Thanks for your contribution, you made really great points!
All development these days is done in steps, and they do too. R Business web app started simple and they kept adding features in time.
I think there’s use cases for both mobile and desktop. One is not better than the other, it is simply more adapt to a certain context. And you can get a job done either way, it’s just a matter of being very specific. Take Binance for example. It does a great job of allowing users manage their portfolio both on mobile and web/desktop (which is just an electron wrapper). So you can be successful on both, but none is enough to cover the use cases of the modern user.
I’d like to know more about it. As far as I understand, users just make use of alternative platforms depending on the context. So if you give them a mobile app they will use it when they are off their desks of course. Which doesn’t mean they are moving to mobile. They are simply being smart with the tools they have in context they are. As I said, no single platform can replace another, unless you are able to enclose the full feature set of the other platform with the first one.
That’s correct, but not new at all. Revolut Business already works on the web. Additionally, I’d say that no matter what client you are considering, they all need to communicate to Revout server/cloud anyway. So that wouldn’t lessen the worry about security anyway. A web client is just another client, and there’s an abundance of experts in the field.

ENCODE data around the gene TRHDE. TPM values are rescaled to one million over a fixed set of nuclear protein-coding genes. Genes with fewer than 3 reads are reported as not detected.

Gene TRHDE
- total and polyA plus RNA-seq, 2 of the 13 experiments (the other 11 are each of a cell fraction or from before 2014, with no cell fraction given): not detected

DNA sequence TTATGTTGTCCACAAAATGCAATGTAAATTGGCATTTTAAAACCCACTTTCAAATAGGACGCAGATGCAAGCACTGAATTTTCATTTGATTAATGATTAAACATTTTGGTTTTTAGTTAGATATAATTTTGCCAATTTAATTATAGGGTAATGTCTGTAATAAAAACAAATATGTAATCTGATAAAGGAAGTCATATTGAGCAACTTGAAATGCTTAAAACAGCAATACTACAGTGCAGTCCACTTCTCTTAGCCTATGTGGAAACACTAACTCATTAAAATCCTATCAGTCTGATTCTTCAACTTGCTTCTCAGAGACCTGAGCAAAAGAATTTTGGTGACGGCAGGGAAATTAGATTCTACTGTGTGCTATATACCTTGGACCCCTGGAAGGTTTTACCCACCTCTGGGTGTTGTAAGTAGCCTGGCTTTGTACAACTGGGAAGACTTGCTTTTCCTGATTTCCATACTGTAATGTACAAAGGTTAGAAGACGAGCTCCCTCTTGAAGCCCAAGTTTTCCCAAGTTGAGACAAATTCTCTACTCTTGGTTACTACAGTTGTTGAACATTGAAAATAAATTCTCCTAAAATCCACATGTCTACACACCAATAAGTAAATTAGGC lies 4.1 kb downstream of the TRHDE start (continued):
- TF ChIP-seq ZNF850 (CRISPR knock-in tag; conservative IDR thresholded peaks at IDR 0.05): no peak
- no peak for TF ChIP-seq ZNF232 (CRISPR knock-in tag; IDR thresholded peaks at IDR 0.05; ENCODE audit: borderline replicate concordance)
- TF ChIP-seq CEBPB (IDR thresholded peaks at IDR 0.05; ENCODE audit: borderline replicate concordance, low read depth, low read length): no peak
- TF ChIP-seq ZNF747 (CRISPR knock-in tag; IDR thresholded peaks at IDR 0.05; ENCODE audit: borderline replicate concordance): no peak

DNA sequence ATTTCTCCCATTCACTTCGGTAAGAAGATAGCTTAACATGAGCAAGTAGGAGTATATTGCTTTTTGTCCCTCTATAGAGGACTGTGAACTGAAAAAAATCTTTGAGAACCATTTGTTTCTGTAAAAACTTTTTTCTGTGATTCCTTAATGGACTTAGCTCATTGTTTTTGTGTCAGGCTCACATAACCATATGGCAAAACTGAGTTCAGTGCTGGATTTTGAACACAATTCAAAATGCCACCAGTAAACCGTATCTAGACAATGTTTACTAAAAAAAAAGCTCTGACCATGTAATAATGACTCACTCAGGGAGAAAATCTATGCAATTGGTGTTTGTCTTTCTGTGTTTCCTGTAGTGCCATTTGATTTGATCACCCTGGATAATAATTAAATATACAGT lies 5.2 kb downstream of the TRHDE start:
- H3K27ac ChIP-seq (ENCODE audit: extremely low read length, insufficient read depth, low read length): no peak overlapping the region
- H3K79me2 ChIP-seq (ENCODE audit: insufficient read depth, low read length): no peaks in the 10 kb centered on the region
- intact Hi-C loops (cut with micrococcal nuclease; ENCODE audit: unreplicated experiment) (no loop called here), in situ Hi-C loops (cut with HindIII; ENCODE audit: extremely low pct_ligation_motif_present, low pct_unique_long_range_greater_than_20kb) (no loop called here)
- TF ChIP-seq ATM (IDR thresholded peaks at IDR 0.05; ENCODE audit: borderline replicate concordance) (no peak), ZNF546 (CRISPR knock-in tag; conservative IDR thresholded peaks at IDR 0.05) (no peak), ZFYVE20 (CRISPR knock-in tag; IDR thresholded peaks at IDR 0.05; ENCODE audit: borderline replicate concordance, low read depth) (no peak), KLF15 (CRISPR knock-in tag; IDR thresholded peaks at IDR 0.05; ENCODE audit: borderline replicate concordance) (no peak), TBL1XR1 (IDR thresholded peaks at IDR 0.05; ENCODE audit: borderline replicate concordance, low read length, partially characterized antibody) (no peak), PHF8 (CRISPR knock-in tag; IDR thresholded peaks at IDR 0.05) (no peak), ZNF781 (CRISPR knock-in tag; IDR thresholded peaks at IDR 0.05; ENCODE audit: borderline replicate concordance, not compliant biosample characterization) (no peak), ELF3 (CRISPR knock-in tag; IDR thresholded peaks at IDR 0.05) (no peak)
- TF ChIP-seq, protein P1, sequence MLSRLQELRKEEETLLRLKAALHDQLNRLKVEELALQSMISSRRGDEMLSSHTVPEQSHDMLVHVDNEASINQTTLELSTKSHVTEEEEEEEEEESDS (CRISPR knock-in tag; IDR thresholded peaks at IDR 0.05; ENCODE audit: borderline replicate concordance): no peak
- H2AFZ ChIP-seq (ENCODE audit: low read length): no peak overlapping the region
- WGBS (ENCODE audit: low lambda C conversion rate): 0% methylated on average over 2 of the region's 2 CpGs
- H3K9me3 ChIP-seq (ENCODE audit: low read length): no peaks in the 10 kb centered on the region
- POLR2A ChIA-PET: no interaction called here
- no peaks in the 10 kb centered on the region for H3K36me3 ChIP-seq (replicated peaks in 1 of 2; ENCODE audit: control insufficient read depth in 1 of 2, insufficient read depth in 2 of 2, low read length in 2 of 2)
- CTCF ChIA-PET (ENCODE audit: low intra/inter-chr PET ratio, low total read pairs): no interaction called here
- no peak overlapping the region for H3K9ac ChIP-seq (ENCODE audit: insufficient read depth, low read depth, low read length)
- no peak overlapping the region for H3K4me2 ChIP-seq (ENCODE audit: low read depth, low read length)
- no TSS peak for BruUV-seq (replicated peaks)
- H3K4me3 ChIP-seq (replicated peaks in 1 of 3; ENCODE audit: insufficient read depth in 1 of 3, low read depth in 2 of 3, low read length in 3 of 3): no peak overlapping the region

Have no experience with Bunq, but I’d be happy to start with the very basics of account management. There’s already an API in place the ability of third parties to build custom Revolut clients with modern stacks based on React or Angular is demonstrated by the projects open sourced on github. Once you have an API in place, yes it’s still a lot of work to provide a performant client, but it’s not A LOT OF WORK. Revolut has been successful so far with the Business branch and porting features to the mobile platform as soon as possible. I don’t see the STRUGGLE (but I’m not saying it’s not challenging either).
It may be. But I don’t get the need for a native desktop client, considering we are talking about a network-heavy application. There would little speed benefit if any. And it would be kind of expensive to maintain a performant app for each platform, unless you go Java, but that’s not native anyway.
Again, I appreciated the contribution, it’s good food for thoughts